Earlier this year Bob Dylan released his third consecutive collection of prerock American pop standards, Triplicate (Columbia). With 30 songs spread across three CDs, it rates as the most substantial volume yet. The album not only demonstrates that Dylan wasn’t kidding around when he started essaying tunes sung by Frank Sinatra (among countless others) a few years ago—it further reveals both his ardor for and understanding of the material. While his voice is more tattered than ever, his phrasing seems to sharpen with each passing year; there’s no missing the stinging futility in his delivery of the final line of “Stormy Weather,” or the less-than-certain optimism he injects into the post-hangover vibe of “The Best Is Yet to Come.” Although some tight brass turns up on some of the collection’s more upbeat material, he relies mostly on the lean support of his nimble working band, which cohesively bridges Dylan classics with pop standards from the Great American Songbook in live performances.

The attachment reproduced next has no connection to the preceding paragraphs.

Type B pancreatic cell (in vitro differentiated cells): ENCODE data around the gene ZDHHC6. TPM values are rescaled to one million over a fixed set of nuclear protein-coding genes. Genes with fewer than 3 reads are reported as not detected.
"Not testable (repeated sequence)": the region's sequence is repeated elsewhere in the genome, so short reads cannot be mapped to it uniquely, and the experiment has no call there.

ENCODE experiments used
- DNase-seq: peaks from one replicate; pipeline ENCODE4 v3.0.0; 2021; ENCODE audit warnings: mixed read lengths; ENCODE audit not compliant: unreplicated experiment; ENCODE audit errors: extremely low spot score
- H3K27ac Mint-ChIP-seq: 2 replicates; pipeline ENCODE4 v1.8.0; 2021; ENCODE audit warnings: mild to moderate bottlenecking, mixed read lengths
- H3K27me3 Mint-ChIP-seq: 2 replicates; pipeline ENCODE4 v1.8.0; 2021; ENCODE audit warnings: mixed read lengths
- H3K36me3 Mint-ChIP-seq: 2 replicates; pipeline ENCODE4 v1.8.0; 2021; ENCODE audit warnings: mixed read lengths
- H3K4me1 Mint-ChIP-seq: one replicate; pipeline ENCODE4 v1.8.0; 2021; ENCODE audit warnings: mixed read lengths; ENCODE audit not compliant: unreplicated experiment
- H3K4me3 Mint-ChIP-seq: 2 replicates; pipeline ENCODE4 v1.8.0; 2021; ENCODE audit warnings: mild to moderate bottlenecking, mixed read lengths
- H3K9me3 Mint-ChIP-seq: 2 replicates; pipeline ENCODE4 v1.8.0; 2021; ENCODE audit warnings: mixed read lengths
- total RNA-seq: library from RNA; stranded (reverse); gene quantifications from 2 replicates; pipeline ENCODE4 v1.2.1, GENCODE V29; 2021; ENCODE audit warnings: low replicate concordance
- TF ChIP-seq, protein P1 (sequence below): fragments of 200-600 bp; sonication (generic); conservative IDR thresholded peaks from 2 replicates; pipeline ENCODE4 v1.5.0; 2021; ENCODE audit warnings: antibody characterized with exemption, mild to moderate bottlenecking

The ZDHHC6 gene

On her forthcoming album If All I Was Was Black (Anti-), Mavis Staples makes clear that the civil rights battles she started fighting decades ago haven’t yet been won. Working again with producer Jeff Tweedy, she’s created the best solo album she’s done over the last couple of decades. If All I Was Was Black conveys messages of hopeful unity and sobering weariness over effectively flinty arrangements, some of which seethe with righteous anger. Straight out of the gate on album opener “Little Bit,” she addresses the horrific wave of police murders of unarmed blacks, singing through gritted teeth, “Poor kid they caught him / without his license / That ain’t why they shot him / They say he was fighting.” On “We Go High,” she borrows one of Michelle Obama’s famous lines “When they go low, we go high,” entreating listeners to embrace people with wildly differing worldviews with unconditional love—a sentiment that feels remarkable in a time where the country is so divided. v